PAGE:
Chris: [Laughter]

Dave: She forwards it to her friends from high school. She's just like, "Get a load of my stupid husband!"

Anyway, we're celebrating 15 years today. It's wonderful. [Laughter] Anyway--

Chris: Today?!

Dave: Today, yes.

Chris: Congratulations.

Dave: Yeah, it's exciting. But anyway, but they... So, she sends it to her friends. I'm like, "I'm just shaving my head." I'm like, "This is tactical reset. We're going back to 20 years old." You know?

Chris: Mm-hmm.

Dave: I did that all through my 20s. That's the plan.

Chris: How is it to walk into a haircut place and be like, "I just got this today, and I need you to fix it"? Did you lay the stakes that high for...?

Dave: Yeah.

Chris: You did?

Dave: Yeah. Yeah, I went to the next place, and it's--

Chris: I'd be sweating. That's a bold thing to have to give to--

Dave: I was just like, "This is a salvage job." The pressure is off, too. You literally can't do worse than this haircut.

Chris: [Laughter]

Dave: I went to this Haircuts for Men, and there's a fireplace and a whiskey bar, and they give you a whiskey.

Chris: Was it a little pricier, the second one?

Dave: A little pricier.

Chris: Yeah, you went up.

Dave: But actually, the first haircut was half off or whatever, so it was cheaper than the haircut that started this whole thing.

Chris: Oh...

Dave: But I spent about $100 in haircuts.

Chris: Mm-hmm. Mm-hmm.

Dave: That's more than I spend in a year, to be honest. [Laughter] I'm usually like two, three haircuts a year for $30 - or whatever. But anyway, we are--

Chris: You're back.

Dave: I'm back.

Chris: It's a lot shorter, though. I'll tell you that.

Dave: It's a lot shorter. It's good. You put some goop in it. It salvages it.

Chris: Okay.

Dave: But man, anyway, not to... Everybody doesn't--


Chris: If anybody is waiting for the Web development analogy here, I don't think there is one. It's just a haircut story.

Dave: Yeah. People were... Triple threat Josh was trying to get me to do a Web development analogy, and I think it's maybe un... I don't know. There's a maintenance analogy here that even people who say they know what they are doing absolutely don't. [Laughter] Maybe that's the maintenance analogy I really am chasing.

Chris: Right. It could be fake it until you don't make it.

Dave: Yeah. Not everyone is qualified to maintain. Maybe that's it. Maybe maintenance is a skill. Maybe that's what I'm trying to say.

Chris: Yeah.

Dave: The person who styles your hair might not be the person who gives you the trim, maintains the hair. There you go. It might be different people. That's what I learned.


Chris: Yeah. Speaking of Josh, Josh's game is Hondo, isn't it? One of the many games I think he's made.

Dave: Yeah.

Chris: Isn't that right?

Dave: He's got a bunch of games. Yeah.

Chris: It's so good. I remember downloading it ages ago, looking at it, and be like... Because it was kind of off the Wordle craze. Everybody had their own little Wordle adaption. Not everybody, but there were some of them, and I think Hondo is in that classification of it's Wordle-like.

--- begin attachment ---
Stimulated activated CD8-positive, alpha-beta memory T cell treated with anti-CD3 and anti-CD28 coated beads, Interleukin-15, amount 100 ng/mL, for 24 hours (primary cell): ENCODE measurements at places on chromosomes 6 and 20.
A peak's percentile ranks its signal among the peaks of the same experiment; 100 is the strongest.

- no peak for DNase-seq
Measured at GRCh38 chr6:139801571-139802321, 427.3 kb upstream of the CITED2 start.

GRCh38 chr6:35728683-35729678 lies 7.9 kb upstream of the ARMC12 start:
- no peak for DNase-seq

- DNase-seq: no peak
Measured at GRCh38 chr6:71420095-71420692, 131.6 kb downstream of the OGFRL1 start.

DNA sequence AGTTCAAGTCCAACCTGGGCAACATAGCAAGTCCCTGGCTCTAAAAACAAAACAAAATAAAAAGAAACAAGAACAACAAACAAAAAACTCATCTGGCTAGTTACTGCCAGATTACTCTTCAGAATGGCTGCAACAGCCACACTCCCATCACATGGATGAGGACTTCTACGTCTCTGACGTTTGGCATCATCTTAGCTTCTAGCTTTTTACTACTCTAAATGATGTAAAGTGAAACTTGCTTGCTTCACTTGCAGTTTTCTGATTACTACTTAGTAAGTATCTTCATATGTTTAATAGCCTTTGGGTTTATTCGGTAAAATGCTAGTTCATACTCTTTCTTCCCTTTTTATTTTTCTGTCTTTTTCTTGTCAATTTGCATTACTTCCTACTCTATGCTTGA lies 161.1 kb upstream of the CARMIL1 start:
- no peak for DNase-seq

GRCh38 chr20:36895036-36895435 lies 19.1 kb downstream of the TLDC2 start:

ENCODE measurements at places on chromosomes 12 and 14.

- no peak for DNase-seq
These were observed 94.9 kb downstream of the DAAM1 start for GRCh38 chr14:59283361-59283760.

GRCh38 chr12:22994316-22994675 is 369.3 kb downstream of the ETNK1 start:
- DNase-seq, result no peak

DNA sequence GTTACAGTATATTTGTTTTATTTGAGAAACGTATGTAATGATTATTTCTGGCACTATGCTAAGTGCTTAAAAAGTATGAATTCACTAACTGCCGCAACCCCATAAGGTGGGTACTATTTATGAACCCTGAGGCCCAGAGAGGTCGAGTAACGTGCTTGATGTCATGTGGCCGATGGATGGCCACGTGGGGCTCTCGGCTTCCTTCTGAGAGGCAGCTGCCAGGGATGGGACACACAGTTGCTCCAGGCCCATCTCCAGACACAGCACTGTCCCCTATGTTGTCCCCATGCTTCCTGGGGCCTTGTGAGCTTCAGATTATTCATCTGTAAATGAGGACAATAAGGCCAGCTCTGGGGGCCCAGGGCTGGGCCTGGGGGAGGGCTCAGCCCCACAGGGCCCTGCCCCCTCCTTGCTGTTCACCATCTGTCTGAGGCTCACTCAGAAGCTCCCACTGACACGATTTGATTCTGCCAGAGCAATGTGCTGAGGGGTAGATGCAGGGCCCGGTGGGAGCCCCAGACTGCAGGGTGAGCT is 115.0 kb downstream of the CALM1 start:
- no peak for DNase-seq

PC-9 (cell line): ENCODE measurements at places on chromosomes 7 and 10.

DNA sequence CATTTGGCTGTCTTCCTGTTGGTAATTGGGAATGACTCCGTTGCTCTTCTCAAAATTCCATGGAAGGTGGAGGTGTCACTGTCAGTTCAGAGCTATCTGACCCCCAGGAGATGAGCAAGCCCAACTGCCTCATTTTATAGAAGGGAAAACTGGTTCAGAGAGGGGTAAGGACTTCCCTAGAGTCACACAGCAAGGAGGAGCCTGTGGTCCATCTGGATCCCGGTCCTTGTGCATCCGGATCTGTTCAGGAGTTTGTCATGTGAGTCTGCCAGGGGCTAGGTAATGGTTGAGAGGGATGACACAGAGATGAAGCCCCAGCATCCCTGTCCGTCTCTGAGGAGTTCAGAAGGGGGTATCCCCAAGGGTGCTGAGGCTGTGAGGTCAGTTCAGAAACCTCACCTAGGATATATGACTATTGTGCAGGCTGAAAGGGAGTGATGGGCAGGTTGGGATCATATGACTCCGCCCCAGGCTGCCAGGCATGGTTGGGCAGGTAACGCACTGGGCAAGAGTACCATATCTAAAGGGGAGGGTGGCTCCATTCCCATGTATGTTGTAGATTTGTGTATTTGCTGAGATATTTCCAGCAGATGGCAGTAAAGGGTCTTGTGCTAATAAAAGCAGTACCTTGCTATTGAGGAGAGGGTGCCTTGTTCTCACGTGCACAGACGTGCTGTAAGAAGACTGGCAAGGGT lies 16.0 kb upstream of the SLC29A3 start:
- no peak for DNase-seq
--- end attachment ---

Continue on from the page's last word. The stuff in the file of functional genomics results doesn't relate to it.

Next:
Dave: Mm-hmm.

Chris: Because it's five letters. But I've been playing it recently, and it's just so well done. I don't even know if Josh is a triple threat. Game development is maybe a quadruple threat, we'll say.

Dave: Yeah! Has to be quad threat.

Chris: [Laughter] Quad threat. Design, development, good looks....

Dave: Design, development, can vlog.

Chris: I forgot the third one, so maybe it is.

Dave: I think can--

Chris: Writer.

Dave: Writer, but also compelling product in game developer.

Chris: IP guy.

Dave: Yeah.

Chris: Yeah.

Dave: He's got the execution.

Chris: Good game, Hondo. Look it up. It's great. I think it's Vue-based. It's one of those, like, all he did was wrap it in something and it's in the app store, so it's kind of proof positive that you can just make a website and submit it to the app store and it'll get in.

Dave: Yeah. No, it's great.

Chris: If you're careful enough, they can't sniff it out. Okay, what was I going to say? Oh, we have a bunch of questions from people. Let's do a question first. Those are fun.

Dave: Rock it!


Chris: This is a personal one for you anyway. Matt Batman... [Laughter] Sorry. It literally says Batman.

Dave: I'm Matt Batman.


Dave: Sorry.

Chris: He's asking about your bookshelf, which is--

Dave: Yes.

Chris: How do you even link that up on your site anyway? How would somebody find your bookshelf? It's hard to find, I feel like.

Dave: You go to About and then--

Chris: Oh, About and then over to Bookshelf.

Dave: Yeah. Technically, it could be its own root thing, but you know.

Chris: Yeah.

Dave: Anyway--

Chris: You're pretty good at documenting the books that you read, or at least some of them. They all have images of the book itself on the bookshelf.

Dave: Mm-hmm.

Chris: Kind of fun. I really know that you're not going to regret doing this. It's so cool having an archive of your things, and your ratings and all this metadata and stuff. But anyway, that's not what Batman is asking about here. He's asking about the images specifically, as in what do you--?

You can inspect and see that you've chucked them in an S3 bucket but - I don't know - what's your story? How did they get there? Do you automate it in some way? What's the deal? How do you deal with images on this page?